Pasco schools – along with those from Evergreen, Grandview, Kennewick, Prosser and Richland – are partner districts in the project, which is called Equity for Language Learners-Improving Practices and Acquisition of Culturally-Responsive Teaching (ELL-IMPACT).

“Collaboration between mentor teachers and our teacher education programs is at the core of this project,” said Ernst-Slavit, citing the WSU researchers’ specialized knowledge, expertise, cultural backgrounds and research perspective. “This is the kind of collaboration that places the college in a unique position to address the needs of our state by providing access and opportunity to our diverse communities.”


Gisela Ernst-Slavit, WSU Vancouver College of Education, 360-546-9659,

RICHLAND, Wash. – A doctoral student at Washington State University Tri-Cities is one of 15 worldwide, and the only U.S. student, selected to participate in a recent week-long school in Germany about developing safe, reliable chemicals in a sustainable way.

A school excursion to a lab in Hamburg, Germany.

“One of the biggest challenges for sustainability sciences is to find solutions that do not threaten economic growth, the environment and public welfare,” said Lei Zhu, who studies biological systems engineering at WSU Tri-Cities. “In particular, developing countries are seemingly faced with the dilemma of economic growth versus sustainability. Sustainability sciences is all about coming up with ways out of dilemmas.”

Participants studied the scope and benefits of sustainable chemistry in value chains and in chemicals in products at the Summer School on Sustainable Chemistry for Sustainable Development, Zhu said.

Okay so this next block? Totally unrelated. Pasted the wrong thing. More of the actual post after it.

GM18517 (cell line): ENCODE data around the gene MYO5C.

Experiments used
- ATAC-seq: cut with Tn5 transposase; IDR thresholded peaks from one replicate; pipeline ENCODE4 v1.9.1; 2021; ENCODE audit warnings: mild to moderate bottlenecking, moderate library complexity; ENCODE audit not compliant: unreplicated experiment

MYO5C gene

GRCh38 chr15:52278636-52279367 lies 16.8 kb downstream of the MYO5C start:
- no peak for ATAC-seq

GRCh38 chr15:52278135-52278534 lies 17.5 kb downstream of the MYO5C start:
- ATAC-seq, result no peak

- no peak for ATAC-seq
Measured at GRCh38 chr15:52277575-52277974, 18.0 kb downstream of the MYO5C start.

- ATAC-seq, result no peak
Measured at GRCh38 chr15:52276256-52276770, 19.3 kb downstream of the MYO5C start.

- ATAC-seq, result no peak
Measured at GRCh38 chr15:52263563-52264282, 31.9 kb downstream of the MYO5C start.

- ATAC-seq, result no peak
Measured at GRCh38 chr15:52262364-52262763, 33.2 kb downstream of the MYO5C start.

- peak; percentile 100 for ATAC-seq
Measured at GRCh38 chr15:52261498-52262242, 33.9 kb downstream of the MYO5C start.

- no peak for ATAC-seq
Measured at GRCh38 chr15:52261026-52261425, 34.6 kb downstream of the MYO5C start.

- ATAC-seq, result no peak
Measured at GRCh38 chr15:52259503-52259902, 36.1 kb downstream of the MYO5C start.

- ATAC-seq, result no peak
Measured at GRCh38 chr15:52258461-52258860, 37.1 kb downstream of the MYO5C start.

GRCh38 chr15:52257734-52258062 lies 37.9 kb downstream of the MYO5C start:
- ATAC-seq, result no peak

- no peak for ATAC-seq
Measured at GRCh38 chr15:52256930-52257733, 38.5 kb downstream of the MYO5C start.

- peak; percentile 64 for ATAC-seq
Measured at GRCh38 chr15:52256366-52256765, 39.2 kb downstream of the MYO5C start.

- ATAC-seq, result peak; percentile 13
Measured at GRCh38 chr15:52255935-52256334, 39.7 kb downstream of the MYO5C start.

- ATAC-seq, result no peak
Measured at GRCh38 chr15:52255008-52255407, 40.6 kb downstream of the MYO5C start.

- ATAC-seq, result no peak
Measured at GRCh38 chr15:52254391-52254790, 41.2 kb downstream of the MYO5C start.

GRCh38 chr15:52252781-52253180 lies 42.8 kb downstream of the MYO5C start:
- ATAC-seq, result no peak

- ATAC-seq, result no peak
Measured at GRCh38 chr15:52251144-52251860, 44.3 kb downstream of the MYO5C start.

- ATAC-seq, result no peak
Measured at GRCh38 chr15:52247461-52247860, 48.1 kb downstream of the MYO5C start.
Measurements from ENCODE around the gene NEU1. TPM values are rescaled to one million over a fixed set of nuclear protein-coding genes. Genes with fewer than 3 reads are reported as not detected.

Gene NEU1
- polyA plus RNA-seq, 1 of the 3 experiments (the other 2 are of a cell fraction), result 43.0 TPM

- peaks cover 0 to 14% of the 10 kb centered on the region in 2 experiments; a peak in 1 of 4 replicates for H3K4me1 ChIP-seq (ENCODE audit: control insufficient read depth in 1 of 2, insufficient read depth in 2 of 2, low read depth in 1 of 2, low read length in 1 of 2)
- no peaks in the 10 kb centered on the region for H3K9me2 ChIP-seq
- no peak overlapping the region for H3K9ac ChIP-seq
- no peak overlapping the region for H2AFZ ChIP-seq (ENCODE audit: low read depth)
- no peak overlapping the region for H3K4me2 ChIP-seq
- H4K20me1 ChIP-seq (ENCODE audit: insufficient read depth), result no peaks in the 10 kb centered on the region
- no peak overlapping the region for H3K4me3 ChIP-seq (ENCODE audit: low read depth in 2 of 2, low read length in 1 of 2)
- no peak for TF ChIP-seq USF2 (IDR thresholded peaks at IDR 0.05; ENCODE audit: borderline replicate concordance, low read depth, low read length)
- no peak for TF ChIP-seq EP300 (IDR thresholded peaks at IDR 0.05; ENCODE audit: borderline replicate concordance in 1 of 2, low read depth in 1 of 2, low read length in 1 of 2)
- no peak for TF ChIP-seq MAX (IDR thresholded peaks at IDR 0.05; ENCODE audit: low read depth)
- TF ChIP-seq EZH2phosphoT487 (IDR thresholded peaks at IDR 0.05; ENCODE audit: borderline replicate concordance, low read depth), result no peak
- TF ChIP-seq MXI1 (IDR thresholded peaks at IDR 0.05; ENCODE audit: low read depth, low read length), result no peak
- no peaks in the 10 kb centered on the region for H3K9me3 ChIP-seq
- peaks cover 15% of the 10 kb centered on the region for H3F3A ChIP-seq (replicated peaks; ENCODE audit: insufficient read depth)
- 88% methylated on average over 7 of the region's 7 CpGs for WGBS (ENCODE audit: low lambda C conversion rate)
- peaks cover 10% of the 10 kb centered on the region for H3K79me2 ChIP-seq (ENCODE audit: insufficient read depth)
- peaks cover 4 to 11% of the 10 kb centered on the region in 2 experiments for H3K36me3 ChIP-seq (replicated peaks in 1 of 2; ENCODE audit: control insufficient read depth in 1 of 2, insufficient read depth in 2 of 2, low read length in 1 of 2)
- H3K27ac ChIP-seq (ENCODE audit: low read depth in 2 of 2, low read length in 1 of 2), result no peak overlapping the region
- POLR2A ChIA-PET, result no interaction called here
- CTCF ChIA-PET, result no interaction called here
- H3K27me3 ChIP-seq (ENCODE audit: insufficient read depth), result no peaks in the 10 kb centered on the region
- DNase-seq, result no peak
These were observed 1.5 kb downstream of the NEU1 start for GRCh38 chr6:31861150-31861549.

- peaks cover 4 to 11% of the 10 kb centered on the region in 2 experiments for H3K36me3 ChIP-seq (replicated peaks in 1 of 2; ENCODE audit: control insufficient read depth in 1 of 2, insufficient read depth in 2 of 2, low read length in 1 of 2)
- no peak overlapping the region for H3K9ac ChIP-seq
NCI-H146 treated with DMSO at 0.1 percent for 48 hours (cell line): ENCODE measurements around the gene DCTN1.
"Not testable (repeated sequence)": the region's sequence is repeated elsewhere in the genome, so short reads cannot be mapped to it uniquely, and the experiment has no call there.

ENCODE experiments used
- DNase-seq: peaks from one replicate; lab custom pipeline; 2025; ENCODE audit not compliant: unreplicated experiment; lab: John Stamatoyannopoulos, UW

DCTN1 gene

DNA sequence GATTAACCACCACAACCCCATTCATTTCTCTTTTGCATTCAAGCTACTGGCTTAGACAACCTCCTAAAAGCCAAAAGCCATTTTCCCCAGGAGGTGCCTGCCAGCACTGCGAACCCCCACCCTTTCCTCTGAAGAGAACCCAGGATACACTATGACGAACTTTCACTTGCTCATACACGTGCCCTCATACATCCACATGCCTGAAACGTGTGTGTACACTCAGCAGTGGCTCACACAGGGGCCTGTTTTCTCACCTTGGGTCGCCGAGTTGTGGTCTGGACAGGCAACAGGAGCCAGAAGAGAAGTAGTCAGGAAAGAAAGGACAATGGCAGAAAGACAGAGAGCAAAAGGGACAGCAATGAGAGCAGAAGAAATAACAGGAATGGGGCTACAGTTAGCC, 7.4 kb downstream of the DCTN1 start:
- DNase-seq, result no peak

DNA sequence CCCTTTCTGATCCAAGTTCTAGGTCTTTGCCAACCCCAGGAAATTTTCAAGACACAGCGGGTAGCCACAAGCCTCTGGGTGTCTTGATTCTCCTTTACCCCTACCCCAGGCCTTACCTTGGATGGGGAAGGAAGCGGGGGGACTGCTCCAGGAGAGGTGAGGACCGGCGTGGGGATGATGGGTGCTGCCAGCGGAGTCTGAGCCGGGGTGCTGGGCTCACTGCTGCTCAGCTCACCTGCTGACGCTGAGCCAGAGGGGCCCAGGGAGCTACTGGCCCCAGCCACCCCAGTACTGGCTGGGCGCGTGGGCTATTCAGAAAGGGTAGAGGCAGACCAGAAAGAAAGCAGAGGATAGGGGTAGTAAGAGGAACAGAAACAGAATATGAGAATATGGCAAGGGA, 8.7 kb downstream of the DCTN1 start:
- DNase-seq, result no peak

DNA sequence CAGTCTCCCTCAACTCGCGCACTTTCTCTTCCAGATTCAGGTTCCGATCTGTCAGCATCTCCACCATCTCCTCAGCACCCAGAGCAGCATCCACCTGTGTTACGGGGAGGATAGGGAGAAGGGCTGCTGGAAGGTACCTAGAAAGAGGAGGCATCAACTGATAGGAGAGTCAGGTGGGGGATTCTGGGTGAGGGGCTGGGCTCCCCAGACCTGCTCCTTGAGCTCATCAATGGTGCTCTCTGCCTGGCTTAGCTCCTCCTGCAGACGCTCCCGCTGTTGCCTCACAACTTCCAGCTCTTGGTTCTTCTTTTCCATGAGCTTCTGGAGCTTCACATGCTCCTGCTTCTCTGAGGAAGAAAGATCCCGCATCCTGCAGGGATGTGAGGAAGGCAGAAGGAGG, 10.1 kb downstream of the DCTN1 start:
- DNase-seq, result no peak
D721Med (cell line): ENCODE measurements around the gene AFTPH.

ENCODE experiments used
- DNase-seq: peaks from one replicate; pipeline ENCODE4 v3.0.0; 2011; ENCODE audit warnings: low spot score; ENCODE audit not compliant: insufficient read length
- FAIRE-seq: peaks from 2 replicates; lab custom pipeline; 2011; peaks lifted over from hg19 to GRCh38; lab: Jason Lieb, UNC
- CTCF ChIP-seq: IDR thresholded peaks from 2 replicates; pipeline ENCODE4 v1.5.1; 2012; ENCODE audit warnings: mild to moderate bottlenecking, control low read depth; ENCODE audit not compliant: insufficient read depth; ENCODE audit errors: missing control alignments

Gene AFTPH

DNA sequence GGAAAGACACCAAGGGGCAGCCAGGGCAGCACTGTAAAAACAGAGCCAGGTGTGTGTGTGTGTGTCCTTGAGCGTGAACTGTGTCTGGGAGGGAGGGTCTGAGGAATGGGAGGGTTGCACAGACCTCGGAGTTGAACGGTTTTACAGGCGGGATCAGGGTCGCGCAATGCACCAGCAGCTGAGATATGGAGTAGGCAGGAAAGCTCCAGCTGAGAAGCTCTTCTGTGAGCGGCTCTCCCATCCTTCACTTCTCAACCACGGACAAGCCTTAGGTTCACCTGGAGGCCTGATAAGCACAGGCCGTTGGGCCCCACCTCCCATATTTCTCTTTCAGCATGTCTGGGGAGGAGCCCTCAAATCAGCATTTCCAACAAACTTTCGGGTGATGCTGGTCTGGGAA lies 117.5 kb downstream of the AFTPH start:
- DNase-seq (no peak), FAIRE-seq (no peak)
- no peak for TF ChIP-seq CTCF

Lei Zhu in Lüneburg, Germany.

One purpose of the school is for students to bring their unique experiences from various countries for discussions on approaches and solutions to substitute hazardous chemicals for safe and reliable chemicals in products, he said.

At WSU, Zhu works under the guidance of associate professor Hanwu Lei to find an ideal and less expensive catalyst for converting biomass into biofuel and value added chemicals.

RICHLAND, Wash. – Groundbreaking for the 800-bed student housing complex at Washington State University Tri-Cities will be at 1:30 p.m. Wednesday, Oct. 12, north of the Consolidated Information Center.

“We welcome members of the community to join us,” said Chancellor Keith Moo-Young, who with WSU President Kirk Schulz will speak at the ceremony.on-campus-housing-2

“This housing complex will add to student success and, into the future, industry success,” said Moo-Young. “Students will be closer to on-campus resources, as well as industry opportunities just up the street at Pacific Northwest National Laboratory, Hanford Site contractors and other world-class industry and research-based organizations.

“Students will graduate career-ready after receiving a comprehensive education founded in the university’s polytechnic approach to learning,” he said.on-campus-housing-1

WSU Tri-Cities signed a land lease agreement for approximately 15 acres in July. The complex will be owned, operated and maintained by Corporate Pointe Developers, LLC. The first of seven phases, which will include 165 beds, is expected to be ready in fall 2017.

To learn more about WSU Tri-Cities and its commitment to dynamic student engagement, dynamic research experiences and dynamic community engagement based in a polytechnic approach to learning, visit